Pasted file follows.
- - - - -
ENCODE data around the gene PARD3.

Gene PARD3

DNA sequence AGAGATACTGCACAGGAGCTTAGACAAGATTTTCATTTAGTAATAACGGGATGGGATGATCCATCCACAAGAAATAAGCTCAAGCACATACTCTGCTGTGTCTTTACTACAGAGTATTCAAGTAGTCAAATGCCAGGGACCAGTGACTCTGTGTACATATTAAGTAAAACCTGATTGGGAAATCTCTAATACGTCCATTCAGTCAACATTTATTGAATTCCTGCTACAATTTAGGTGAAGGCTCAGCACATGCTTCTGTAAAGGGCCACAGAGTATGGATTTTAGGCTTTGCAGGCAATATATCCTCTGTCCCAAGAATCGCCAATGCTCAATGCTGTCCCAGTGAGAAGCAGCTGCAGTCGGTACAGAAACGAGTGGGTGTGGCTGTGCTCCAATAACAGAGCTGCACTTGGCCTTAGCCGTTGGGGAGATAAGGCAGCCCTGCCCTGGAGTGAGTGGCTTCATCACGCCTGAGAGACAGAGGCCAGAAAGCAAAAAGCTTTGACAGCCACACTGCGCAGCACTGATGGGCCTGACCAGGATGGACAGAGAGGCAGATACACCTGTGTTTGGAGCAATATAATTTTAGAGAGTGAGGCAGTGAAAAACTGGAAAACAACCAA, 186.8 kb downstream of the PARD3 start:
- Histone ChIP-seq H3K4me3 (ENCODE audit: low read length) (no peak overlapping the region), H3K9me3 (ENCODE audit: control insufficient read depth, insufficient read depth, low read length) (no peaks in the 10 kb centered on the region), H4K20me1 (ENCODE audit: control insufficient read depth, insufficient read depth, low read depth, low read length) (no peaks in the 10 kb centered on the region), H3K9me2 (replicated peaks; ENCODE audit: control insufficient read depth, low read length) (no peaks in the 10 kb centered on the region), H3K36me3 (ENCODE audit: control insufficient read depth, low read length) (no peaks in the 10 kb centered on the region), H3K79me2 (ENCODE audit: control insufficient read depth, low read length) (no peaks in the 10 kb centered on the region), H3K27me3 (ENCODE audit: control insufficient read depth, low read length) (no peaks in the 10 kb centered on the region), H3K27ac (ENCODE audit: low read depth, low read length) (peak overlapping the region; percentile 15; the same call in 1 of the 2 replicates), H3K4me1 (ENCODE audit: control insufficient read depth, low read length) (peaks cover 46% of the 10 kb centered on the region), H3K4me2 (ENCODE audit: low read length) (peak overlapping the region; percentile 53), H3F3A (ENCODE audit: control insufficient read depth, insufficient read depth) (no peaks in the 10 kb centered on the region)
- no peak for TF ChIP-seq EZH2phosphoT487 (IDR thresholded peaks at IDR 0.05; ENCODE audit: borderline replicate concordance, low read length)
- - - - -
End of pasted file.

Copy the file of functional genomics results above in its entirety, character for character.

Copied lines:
ENCODE data around the gene PARD3.

Gene PARD3

DNA sequence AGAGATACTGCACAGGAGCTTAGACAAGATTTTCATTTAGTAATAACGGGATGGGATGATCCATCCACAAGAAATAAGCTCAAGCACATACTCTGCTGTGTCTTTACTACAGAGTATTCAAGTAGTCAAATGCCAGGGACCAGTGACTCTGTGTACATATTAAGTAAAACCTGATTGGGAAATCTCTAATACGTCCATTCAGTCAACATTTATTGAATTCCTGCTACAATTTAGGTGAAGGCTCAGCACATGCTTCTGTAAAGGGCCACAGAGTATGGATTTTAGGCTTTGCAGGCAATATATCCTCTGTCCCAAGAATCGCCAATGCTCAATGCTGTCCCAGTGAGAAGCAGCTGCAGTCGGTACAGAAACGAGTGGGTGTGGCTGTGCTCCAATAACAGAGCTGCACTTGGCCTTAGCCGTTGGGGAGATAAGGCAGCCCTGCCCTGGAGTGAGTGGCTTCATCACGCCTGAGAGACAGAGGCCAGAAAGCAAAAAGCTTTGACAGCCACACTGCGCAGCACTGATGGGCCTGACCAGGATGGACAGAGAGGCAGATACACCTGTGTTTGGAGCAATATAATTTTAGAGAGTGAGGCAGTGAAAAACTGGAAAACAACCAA, 186.8 kb downstream of the PARD3 start:
- Histone ChIP-seq H3K4me3 (ENCODE audit: low read length) (no peak overlapping the region), H3K9me3 (ENCODE audit: control insufficient read depth, insufficient read depth, low read length) (no peaks in the 10 kb centered on the region), H4K20me1 (ENCODE audit: control insufficient read depth, insufficient read depth, low read depth, low read length) (no peaks in the 10 kb centered on the region), H3K9me2 (replicated peaks; ENCODE audit: control insufficient read depth, low read length) (no peaks in the 10 kb centered on the region), H3K36me3 (ENCODE audit: control insufficient read depth, low read length) (no peaks in the 10 kb centered on the region), H3K79me2 (ENCODE audit: control insufficient read depth, low read length) (no peaks in the 10 kb centered on the region), H3K27me3 (ENCODE audit: control insufficient read depth, low read length) (no peaks in the 10 kb centered on the region), H3K27ac (ENCODE audit: low read depth, low read length) (peak overlapping the region; percentile 15; the same call in 1 of the 2 replicates), H3K4me1 (ENCODE audit: control insufficient read depth, low read length) (peaks cover 46% of the 10 kb centered on the region), H3K4me2 (ENCODE audit: low read length) (peak overlapping the region; percentile 53), H3F3A (ENCODE audit: control insufficient read depth, insufficient read depth) (no peaks in the 10 kb centered on the region)
- no peak for TF ChIP-seq EZH2phosphoT487 (IDR thresholded peaks at IDR 0.05; ENCODE audit: borderline replicate concordance, low read length)